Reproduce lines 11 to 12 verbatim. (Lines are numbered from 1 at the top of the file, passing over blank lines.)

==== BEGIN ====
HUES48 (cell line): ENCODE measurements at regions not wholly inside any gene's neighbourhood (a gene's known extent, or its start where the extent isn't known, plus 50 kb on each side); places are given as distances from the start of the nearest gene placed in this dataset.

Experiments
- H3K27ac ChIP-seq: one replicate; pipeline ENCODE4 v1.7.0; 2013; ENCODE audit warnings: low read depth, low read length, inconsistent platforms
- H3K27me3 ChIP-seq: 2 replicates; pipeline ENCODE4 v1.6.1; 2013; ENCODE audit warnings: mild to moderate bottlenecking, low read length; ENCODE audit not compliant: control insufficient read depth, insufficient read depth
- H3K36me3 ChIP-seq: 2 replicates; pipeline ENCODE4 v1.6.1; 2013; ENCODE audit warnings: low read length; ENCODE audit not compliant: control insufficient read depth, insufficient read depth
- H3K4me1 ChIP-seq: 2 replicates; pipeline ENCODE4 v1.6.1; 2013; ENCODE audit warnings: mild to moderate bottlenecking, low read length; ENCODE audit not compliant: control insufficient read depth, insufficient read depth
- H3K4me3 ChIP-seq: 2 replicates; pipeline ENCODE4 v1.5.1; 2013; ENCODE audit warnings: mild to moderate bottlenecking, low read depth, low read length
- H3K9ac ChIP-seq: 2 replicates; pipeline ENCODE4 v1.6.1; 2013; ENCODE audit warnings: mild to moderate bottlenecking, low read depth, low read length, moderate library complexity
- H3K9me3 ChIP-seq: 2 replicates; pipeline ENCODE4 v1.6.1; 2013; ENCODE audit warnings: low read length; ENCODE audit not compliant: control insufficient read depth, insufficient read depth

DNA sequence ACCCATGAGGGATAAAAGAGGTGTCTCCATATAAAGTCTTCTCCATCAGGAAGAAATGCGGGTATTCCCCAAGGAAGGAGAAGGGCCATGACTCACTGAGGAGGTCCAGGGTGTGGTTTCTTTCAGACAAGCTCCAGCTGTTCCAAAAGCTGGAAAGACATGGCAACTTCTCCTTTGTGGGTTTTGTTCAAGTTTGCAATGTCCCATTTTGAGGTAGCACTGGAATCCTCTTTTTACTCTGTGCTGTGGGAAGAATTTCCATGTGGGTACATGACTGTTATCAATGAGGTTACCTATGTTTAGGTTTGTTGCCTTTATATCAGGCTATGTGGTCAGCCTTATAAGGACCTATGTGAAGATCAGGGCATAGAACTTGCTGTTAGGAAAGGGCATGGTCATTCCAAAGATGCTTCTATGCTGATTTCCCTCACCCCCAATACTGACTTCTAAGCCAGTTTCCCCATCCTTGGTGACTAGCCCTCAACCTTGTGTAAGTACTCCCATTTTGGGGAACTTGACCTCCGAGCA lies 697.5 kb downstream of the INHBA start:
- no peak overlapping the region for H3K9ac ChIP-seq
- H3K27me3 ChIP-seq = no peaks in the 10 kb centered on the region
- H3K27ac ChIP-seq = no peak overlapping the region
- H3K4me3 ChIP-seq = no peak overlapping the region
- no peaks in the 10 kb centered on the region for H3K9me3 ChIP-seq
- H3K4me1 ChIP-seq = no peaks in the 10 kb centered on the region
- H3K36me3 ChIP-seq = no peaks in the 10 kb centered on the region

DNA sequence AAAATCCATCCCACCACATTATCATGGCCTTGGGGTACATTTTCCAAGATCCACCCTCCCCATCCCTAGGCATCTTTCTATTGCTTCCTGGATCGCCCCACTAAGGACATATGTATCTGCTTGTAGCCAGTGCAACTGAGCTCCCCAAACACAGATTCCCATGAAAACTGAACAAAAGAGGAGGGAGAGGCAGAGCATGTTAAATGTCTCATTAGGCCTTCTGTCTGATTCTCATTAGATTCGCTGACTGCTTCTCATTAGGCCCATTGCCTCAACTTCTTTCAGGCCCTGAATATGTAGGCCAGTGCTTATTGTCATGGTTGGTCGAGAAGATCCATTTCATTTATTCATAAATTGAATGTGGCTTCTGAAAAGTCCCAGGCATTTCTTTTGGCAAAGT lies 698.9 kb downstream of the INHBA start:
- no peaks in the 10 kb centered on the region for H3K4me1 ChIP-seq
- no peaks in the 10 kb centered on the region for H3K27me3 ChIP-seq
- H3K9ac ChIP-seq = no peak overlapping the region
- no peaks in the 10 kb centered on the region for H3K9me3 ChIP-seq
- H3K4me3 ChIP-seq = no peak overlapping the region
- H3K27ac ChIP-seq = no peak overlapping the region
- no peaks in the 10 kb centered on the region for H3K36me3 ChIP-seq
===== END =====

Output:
- no peak overlapping the region for H3K9ac ChIP-seq
- H3K27me3 ChIP-seq = no peaks in the 10 kb centered on the region